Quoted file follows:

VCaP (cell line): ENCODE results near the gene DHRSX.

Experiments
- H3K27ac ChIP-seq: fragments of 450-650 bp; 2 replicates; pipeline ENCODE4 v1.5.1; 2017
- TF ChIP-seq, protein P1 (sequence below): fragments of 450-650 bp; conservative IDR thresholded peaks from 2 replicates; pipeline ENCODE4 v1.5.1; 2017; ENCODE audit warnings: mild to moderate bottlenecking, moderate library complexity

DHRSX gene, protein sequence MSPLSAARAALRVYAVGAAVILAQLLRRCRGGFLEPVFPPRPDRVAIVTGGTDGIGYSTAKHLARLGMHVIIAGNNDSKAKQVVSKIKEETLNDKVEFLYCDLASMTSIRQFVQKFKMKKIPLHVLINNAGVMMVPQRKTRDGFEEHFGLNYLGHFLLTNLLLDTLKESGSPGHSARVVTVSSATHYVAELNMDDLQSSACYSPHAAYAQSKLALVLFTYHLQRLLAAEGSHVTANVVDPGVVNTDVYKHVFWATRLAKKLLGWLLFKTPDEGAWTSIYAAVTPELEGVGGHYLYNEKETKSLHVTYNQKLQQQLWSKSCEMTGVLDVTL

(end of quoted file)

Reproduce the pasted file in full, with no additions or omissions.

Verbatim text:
VCaP (cell line): ENCODE results near the gene DHRSX.

Experiments
- H3K27ac ChIP-seq: fragments of 450-650 bp; 2 replicates; pipeline ENCODE4 v1.5.1; 2017
- TF ChIP-seq, protein P1 (sequence below): fragments of 450-650 bp; conservative IDR thresholded peaks from 2 replicates; pipeline ENCODE4 v1.5.1; 2017; ENCODE audit warnings: mild to moderate bottlenecking, moderate library complexity

DHRSX gene, protein sequence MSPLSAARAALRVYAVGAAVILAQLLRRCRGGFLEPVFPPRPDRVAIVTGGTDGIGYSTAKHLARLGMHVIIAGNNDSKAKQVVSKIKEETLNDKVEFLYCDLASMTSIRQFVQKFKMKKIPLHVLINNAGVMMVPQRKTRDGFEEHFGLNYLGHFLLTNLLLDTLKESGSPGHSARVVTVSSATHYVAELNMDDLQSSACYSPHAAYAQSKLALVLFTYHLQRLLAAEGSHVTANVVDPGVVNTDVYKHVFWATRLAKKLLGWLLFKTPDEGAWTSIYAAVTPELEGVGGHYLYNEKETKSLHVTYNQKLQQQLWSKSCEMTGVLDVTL